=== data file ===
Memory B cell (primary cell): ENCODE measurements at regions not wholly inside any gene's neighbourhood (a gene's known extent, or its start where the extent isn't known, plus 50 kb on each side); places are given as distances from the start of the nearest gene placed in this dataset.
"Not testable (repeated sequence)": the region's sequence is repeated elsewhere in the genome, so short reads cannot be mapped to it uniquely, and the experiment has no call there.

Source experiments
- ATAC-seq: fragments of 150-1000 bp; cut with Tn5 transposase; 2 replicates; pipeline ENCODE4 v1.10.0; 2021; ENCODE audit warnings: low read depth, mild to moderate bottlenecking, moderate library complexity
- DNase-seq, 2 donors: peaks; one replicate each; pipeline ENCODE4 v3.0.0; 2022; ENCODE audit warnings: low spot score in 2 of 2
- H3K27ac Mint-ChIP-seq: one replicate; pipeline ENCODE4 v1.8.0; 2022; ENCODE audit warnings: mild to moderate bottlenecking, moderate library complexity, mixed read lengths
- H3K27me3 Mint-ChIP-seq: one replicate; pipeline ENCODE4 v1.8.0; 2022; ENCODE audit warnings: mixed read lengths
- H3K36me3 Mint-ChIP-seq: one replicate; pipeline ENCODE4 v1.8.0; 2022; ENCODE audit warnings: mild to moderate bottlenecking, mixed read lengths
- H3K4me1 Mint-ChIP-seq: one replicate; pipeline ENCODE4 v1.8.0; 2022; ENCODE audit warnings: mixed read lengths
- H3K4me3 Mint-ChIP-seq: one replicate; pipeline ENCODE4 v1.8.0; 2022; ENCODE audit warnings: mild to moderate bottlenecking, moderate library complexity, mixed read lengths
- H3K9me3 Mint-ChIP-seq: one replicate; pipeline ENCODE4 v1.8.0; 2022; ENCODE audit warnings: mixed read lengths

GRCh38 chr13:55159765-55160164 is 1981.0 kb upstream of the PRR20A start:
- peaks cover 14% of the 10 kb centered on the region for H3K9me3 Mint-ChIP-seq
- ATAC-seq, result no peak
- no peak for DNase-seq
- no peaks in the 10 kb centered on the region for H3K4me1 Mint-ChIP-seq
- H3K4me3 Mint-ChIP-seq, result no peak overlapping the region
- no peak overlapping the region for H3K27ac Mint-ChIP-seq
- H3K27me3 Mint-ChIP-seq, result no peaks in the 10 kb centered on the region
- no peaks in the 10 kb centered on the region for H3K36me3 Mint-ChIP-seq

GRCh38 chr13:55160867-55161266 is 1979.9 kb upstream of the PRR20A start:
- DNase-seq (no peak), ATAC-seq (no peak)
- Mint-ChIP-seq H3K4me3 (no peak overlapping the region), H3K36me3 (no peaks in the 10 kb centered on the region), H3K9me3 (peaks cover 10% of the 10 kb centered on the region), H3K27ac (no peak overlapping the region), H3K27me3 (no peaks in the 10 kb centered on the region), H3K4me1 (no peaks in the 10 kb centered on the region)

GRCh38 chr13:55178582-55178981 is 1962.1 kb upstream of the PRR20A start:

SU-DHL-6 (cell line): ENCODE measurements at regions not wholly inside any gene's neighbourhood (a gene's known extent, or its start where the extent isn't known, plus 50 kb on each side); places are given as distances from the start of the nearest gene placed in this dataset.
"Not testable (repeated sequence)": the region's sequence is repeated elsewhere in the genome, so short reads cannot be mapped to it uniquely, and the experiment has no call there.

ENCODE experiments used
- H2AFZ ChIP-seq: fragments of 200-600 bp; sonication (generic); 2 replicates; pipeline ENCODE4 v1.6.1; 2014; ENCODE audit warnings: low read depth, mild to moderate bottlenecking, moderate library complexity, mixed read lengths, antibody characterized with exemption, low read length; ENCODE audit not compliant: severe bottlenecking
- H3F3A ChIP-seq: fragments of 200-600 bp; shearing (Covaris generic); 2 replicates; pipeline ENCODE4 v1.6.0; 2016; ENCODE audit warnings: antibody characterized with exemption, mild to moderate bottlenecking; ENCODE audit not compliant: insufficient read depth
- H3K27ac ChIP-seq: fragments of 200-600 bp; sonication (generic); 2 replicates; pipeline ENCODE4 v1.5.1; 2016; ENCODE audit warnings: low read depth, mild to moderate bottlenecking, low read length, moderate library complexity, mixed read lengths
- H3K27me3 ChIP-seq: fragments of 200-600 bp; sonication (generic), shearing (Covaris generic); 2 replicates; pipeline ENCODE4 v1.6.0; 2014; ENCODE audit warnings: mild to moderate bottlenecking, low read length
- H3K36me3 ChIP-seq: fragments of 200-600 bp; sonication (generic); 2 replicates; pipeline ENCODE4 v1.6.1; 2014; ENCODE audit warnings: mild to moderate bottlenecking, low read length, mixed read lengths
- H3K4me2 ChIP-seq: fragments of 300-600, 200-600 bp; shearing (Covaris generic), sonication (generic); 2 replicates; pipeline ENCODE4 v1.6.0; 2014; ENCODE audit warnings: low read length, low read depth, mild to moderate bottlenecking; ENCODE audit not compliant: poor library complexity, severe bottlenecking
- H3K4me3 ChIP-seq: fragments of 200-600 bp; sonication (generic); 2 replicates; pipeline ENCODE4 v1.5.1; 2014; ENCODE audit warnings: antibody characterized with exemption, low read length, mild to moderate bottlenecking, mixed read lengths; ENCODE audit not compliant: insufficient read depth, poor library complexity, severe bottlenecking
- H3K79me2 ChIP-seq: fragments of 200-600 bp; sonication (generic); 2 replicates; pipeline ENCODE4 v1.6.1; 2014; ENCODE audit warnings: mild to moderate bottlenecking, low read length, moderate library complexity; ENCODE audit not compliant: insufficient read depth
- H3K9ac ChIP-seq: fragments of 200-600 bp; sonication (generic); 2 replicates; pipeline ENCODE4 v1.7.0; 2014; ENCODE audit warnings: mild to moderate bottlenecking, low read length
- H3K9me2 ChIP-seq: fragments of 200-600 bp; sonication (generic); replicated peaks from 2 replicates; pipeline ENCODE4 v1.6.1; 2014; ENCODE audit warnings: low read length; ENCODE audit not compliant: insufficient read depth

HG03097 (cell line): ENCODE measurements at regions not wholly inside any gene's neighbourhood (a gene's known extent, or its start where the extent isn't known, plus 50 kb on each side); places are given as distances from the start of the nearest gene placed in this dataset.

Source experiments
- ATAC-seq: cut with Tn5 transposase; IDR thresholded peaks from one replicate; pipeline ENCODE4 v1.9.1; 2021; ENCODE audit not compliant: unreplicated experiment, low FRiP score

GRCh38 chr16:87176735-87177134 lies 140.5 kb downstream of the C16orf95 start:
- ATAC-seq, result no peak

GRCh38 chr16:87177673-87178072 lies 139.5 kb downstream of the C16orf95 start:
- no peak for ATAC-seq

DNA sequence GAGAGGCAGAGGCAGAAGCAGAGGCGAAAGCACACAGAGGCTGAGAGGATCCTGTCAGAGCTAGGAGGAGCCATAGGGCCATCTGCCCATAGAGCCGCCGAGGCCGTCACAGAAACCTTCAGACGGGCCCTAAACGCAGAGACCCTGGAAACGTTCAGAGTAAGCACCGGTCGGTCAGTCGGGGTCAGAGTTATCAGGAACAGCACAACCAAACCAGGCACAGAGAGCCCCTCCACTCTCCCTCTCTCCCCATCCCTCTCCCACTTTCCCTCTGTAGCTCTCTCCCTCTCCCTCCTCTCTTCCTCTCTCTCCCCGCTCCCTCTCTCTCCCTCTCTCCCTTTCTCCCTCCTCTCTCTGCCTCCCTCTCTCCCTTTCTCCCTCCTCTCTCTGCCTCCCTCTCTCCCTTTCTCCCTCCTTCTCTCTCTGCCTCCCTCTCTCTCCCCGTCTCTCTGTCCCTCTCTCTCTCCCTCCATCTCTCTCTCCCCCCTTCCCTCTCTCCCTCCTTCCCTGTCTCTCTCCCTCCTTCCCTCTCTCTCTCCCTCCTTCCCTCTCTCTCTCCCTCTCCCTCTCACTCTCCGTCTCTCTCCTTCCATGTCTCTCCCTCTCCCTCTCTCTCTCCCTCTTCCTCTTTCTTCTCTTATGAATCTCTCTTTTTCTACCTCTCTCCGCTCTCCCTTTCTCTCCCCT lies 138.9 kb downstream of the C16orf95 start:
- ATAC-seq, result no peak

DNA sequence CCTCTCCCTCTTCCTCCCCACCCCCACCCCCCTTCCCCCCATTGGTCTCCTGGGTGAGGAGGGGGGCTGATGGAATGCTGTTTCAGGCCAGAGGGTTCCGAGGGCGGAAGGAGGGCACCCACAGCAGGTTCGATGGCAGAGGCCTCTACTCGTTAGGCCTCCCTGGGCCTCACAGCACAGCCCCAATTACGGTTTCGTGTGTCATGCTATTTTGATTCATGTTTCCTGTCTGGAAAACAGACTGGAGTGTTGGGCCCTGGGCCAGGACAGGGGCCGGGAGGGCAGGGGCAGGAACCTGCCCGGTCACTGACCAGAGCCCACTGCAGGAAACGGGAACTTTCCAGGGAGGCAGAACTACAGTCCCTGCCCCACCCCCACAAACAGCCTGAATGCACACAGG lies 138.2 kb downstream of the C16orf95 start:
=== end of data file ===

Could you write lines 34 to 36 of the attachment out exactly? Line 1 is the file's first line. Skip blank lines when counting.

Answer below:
- H3K4me3 ChIP-seq: fragments of 200-600 bp; sonication (generic); 2 replicates; pipeline ENCODE4 v1.5.1; 2014; ENCODE audit warnings: antibody characterized with exemption, low read length, mild to moderate bottlenecking, mixed read lengths; ENCODE audit not compliant: insufficient read depth, poor library complexity, severe bottlenecking
- H3K79me2 ChIP-seq: fragments of 200-600 bp; sonication (generic); 2 replicates; pipeline ENCODE4 v1.6.1; 2014; ENCODE audit warnings: mild to moderate bottlenecking, low read length, moderate library complexity; ENCODE audit not compliant: insufficient read depth
- H3K9ac ChIP-seq: fragments of 200-600 bp; sonication (generic); 2 replicates; pipeline ENCODE4 v1.7.0; 2014; ENCODE audit warnings: mild to moderate bottlenecking, low read length